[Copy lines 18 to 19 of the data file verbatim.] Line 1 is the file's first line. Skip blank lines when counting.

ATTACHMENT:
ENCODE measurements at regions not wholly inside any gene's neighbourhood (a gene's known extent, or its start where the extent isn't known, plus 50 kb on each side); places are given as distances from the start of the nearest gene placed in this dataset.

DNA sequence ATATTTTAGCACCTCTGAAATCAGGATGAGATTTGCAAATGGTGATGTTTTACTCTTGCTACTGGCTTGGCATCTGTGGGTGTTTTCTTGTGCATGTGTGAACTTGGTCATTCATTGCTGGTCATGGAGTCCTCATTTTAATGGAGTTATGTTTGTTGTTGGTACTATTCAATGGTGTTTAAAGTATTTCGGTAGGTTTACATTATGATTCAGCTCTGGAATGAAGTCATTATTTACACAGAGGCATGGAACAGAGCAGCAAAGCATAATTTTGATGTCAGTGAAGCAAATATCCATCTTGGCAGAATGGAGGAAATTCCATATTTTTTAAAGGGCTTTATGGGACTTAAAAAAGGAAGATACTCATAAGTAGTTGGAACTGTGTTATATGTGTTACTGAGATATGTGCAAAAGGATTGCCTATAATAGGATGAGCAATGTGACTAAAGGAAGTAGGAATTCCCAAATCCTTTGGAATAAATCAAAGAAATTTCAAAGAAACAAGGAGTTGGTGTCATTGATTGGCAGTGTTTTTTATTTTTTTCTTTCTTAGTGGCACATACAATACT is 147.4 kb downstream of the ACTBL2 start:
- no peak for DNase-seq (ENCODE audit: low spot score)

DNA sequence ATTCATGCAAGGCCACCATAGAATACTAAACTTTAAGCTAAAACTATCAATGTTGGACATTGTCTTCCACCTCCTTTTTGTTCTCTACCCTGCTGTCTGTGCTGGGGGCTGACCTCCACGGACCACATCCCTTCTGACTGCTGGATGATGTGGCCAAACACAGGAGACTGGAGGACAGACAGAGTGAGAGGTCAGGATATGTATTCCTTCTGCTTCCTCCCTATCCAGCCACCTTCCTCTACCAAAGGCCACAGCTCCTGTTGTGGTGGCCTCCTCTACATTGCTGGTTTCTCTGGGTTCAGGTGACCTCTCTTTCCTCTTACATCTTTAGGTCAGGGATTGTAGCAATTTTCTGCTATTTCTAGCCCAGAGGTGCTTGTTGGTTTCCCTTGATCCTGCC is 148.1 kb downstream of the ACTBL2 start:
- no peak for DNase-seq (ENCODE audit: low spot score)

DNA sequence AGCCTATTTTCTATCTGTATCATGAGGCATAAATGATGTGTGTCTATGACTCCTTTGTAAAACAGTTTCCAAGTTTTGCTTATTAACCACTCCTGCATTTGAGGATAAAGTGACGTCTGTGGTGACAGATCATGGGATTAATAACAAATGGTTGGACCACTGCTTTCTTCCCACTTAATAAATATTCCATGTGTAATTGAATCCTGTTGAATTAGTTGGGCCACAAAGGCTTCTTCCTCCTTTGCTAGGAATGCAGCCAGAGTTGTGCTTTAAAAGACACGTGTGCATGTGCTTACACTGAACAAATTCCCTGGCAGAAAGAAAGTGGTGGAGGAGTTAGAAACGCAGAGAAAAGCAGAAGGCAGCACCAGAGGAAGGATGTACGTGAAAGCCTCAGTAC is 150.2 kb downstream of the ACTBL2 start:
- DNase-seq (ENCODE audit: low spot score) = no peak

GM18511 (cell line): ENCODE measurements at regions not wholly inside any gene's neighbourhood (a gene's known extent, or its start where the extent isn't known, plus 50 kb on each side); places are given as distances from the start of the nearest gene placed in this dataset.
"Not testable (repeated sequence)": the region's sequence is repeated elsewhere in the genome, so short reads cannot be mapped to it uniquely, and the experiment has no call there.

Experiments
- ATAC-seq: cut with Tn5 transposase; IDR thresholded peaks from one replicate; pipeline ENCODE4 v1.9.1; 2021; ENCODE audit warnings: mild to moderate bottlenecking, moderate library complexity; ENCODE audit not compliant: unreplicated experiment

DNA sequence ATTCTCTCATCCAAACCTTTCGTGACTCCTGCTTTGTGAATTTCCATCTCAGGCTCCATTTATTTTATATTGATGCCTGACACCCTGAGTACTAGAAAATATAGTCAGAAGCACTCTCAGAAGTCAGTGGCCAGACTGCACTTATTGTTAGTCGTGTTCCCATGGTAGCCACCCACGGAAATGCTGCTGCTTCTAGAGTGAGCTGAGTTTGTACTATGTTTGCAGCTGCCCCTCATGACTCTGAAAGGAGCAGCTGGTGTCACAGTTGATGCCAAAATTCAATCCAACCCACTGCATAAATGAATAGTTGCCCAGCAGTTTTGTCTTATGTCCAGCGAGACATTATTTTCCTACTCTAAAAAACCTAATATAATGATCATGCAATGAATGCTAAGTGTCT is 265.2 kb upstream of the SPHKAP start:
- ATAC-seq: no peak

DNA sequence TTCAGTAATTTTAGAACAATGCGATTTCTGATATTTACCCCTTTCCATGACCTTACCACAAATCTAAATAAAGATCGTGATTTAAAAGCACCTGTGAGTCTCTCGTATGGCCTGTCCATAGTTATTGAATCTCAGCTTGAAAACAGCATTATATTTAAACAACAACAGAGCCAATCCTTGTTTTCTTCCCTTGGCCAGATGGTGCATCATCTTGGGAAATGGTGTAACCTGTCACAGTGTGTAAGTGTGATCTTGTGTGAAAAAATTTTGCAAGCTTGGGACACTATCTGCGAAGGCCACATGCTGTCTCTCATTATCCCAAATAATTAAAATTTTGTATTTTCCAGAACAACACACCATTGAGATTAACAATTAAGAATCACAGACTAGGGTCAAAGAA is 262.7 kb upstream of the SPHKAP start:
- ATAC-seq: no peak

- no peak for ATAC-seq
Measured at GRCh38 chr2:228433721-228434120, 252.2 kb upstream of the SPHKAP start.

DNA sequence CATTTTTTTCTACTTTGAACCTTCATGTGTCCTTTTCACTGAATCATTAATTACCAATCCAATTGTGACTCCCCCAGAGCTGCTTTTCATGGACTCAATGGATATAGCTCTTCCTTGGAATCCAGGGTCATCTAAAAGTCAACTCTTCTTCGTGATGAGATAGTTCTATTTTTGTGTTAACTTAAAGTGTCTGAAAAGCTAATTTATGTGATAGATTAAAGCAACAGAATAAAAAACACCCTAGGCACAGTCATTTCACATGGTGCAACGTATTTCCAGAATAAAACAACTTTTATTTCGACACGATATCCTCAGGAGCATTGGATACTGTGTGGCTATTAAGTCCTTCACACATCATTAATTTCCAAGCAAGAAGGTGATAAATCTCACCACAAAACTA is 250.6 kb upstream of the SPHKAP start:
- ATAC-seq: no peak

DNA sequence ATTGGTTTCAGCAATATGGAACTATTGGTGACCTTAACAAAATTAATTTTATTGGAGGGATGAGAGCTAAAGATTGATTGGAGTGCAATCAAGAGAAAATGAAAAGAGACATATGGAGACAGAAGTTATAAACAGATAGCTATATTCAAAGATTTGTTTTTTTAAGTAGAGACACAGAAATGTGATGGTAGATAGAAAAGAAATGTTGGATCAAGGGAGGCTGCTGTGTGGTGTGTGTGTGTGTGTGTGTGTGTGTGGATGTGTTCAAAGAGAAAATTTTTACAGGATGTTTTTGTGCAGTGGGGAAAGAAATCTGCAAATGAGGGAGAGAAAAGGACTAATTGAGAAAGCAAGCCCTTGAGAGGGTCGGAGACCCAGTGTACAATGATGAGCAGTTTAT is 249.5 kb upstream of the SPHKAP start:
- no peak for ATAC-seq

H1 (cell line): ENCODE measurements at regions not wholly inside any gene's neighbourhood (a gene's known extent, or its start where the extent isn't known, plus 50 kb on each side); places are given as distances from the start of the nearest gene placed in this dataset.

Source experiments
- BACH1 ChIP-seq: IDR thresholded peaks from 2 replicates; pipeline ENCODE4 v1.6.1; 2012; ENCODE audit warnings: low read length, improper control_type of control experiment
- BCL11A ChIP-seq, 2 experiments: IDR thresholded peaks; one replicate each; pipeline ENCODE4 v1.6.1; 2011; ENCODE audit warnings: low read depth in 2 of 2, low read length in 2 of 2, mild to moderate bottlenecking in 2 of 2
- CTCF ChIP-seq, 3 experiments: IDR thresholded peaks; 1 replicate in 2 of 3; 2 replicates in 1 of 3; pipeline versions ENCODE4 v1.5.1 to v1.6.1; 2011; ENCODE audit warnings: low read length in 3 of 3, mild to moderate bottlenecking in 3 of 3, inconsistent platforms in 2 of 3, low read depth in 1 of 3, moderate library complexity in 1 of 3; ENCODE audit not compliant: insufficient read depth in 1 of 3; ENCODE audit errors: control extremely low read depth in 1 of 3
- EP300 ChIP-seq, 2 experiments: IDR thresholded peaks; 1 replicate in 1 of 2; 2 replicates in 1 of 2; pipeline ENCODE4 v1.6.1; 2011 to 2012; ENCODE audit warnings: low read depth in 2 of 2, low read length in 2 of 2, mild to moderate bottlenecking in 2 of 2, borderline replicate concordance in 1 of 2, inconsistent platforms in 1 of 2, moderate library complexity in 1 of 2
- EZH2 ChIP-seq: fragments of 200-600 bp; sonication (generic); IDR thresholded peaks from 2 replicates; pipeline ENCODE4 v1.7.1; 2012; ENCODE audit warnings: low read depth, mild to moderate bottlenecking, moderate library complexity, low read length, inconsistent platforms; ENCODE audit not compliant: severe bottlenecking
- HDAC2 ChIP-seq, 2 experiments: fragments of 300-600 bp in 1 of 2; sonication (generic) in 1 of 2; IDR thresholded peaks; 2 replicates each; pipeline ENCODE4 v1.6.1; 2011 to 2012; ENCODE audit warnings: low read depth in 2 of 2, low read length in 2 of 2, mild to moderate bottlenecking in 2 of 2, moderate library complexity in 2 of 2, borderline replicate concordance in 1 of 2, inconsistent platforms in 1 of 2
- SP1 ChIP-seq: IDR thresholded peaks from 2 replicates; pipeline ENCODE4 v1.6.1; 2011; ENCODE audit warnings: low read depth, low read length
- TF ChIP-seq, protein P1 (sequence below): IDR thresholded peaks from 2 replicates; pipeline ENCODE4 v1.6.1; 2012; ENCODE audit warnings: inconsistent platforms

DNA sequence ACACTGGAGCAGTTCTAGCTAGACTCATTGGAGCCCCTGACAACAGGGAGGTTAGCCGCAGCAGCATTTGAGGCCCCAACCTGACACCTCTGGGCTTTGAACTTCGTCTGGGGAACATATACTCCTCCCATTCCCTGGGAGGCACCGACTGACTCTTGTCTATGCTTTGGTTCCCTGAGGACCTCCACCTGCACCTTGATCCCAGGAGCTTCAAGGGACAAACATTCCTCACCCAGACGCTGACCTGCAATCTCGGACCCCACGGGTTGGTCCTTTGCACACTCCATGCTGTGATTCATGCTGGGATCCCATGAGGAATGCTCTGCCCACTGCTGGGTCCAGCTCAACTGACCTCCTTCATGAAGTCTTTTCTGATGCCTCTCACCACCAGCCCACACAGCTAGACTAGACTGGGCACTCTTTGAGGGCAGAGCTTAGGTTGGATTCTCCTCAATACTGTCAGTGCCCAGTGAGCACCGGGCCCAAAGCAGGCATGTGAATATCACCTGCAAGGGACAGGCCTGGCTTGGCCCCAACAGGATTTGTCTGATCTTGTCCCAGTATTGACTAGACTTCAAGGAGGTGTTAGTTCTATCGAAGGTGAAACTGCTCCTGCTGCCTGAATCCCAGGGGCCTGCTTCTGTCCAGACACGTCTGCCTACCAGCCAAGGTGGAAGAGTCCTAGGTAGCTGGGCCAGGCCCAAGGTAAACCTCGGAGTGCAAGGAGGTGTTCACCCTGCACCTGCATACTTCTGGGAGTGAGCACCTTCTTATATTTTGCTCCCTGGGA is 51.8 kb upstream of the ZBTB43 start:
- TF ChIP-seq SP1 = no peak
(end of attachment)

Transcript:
DNA sequence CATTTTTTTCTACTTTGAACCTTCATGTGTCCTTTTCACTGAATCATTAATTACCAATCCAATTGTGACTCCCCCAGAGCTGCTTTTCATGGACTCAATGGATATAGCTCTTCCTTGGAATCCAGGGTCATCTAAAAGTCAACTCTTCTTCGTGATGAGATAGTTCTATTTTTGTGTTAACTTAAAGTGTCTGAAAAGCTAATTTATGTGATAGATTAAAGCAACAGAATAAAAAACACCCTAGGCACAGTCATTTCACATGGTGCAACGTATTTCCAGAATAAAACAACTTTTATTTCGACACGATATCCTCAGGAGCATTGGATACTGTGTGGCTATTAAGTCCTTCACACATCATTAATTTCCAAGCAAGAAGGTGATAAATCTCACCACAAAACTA is 250.6 kb upstream of the SPHKAP start:
- ATAC-seq: no peak